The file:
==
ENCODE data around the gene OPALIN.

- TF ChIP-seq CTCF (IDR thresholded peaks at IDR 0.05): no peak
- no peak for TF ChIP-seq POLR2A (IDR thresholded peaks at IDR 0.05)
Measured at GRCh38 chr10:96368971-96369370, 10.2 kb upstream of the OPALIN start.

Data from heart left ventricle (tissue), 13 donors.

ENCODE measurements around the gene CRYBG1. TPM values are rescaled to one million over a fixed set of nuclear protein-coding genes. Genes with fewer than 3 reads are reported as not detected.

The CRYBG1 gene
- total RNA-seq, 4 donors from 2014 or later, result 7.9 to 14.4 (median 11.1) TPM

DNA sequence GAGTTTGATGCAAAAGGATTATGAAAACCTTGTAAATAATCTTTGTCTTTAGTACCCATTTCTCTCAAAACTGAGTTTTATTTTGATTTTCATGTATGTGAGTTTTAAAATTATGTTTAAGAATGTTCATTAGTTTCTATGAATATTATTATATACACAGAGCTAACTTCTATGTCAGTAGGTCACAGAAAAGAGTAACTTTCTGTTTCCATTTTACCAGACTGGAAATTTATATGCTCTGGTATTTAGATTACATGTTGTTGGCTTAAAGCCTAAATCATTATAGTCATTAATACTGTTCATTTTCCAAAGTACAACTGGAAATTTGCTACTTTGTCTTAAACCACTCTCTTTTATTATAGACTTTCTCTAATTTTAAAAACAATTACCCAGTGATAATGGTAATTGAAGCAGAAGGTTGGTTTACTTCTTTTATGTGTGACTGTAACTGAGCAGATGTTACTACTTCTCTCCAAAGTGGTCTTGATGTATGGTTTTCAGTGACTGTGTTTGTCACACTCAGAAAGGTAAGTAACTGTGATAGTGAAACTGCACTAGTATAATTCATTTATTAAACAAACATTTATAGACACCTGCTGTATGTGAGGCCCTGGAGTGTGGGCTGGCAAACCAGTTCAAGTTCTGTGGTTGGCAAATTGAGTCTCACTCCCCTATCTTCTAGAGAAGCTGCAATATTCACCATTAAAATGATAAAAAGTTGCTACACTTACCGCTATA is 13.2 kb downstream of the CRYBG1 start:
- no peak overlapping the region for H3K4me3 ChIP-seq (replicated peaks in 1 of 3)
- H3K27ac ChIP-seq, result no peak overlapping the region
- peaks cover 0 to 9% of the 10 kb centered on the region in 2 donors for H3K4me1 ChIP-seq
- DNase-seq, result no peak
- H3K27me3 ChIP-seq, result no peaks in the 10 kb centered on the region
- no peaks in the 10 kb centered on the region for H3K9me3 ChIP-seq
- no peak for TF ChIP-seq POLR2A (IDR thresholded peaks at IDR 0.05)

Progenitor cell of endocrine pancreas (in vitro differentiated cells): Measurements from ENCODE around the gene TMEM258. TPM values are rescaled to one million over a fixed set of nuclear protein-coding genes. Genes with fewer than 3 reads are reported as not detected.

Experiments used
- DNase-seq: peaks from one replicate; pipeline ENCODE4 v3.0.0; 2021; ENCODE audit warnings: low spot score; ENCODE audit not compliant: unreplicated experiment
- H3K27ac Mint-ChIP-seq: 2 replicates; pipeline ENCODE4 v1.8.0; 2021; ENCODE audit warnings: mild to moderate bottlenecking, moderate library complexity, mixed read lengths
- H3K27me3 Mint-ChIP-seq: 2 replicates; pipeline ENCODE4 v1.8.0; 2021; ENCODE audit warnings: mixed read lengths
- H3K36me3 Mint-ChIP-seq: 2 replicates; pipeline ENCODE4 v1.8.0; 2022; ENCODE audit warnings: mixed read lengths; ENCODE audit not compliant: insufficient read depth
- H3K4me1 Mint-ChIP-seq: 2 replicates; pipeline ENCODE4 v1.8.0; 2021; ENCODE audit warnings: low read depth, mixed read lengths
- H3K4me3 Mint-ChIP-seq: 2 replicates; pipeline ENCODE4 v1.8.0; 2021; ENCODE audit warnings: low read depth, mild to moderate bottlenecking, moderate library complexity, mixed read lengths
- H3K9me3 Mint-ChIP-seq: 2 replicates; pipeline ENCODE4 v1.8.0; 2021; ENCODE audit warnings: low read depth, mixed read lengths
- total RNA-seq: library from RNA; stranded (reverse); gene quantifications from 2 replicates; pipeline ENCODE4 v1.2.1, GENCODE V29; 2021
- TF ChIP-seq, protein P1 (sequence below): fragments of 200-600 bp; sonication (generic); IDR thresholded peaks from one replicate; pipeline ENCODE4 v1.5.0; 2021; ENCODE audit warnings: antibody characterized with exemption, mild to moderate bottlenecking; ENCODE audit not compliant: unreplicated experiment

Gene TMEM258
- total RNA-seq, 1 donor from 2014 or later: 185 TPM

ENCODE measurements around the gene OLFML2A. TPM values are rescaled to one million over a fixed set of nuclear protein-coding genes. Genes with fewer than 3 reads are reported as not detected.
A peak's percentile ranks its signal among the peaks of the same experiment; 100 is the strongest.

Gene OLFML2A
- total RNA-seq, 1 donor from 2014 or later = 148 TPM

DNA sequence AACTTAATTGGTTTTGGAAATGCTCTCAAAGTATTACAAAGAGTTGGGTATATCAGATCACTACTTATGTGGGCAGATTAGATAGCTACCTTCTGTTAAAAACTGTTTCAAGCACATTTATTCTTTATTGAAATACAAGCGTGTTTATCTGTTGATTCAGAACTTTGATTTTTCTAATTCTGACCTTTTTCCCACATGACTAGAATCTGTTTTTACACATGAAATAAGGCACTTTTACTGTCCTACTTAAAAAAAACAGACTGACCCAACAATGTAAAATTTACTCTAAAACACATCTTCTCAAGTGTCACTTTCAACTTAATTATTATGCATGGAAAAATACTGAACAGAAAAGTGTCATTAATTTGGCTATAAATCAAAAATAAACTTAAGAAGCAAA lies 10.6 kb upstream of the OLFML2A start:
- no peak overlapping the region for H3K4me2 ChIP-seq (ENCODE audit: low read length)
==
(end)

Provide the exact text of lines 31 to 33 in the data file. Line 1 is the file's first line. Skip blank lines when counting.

A peak's percentile ranks its signal among the peaks of the same experiment; 100 is the strongest.

Gene OLFML2A
- total RNA-seq, 1 donor from 2014 or later = 148 TPM